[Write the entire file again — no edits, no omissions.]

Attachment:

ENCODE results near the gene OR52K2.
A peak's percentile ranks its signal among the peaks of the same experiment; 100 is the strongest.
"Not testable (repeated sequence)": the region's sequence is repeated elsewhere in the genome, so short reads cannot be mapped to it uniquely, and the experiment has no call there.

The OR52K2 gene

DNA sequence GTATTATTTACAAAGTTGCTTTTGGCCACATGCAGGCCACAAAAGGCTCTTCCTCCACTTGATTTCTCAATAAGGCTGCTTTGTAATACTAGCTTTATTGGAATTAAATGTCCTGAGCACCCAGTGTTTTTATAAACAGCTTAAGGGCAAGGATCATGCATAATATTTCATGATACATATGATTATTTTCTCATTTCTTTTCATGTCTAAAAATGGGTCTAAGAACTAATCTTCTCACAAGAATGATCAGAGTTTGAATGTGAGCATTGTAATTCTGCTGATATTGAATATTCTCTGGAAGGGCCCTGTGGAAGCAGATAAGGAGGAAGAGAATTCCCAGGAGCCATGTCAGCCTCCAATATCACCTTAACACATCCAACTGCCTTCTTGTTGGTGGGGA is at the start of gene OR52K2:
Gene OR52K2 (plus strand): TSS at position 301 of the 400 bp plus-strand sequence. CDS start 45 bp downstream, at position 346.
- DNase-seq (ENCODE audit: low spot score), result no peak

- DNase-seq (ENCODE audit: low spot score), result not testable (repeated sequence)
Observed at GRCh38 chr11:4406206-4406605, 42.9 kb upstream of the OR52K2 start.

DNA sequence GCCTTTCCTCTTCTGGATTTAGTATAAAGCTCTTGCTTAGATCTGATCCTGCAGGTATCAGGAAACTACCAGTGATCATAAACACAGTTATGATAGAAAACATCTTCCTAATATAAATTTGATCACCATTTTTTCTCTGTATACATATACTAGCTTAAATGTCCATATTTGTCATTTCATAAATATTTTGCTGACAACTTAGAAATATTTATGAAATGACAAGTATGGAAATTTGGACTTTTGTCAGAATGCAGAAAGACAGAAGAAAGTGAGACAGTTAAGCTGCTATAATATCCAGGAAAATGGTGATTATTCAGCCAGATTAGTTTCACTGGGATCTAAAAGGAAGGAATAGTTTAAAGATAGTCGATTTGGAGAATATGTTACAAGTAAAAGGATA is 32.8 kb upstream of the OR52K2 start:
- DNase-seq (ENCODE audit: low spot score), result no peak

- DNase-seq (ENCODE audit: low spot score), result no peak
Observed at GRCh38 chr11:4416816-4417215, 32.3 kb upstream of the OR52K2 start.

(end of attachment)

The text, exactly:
ENCODE results near the gene OR52K2.
A peak's percentile ranks its signal among the peaks of the same experiment; 100 is the strongest.
"Not testable (repeated sequence)": the region's sequence is repeated elsewhere in the genome, so short reads cannot be mapped to it uniquely, and the experiment has no call there.

The OR52K2 gene

DNA sequence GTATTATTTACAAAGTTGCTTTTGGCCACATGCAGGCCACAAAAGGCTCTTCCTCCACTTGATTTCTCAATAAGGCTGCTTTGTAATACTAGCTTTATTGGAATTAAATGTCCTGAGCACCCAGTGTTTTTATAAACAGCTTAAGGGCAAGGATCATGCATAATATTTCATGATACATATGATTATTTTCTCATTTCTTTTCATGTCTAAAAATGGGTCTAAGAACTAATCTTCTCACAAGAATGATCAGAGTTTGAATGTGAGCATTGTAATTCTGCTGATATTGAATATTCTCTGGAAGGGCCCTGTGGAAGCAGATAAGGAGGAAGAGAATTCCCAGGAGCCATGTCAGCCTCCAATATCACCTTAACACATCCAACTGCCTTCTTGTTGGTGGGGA is at the start of gene OR52K2:
Gene OR52K2 (plus strand): TSS at position 301 of the 400 bp plus-strand sequence. CDS start 45 bp downstream, at position 346.
- DNase-seq (ENCODE audit: low spot score), result no peak

- DNase-seq (ENCODE audit: low spot score), result not testable (repeated sequence)
Observed at GRCh38 chr11:4406206-4406605, 42.9 kb upstream of the OR52K2 start.

DNA sequence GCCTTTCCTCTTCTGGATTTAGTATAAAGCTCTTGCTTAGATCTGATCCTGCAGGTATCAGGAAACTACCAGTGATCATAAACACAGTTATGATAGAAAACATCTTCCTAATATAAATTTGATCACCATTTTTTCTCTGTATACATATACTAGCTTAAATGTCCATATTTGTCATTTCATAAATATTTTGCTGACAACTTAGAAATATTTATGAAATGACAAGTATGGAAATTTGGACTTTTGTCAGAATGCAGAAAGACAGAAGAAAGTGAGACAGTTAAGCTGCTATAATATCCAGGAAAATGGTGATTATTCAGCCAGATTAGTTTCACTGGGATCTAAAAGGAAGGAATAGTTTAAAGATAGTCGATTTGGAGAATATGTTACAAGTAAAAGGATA is 32.8 kb upstream of the OR52K2 start:
- DNase-seq (ENCODE audit: low spot score), result no peak

- DNase-seq (ENCODE audit: low spot score), result no peak
Observed at GRCh38 chr11:4416816-4417215, 32.3 kb upstream of the OR52K2 start.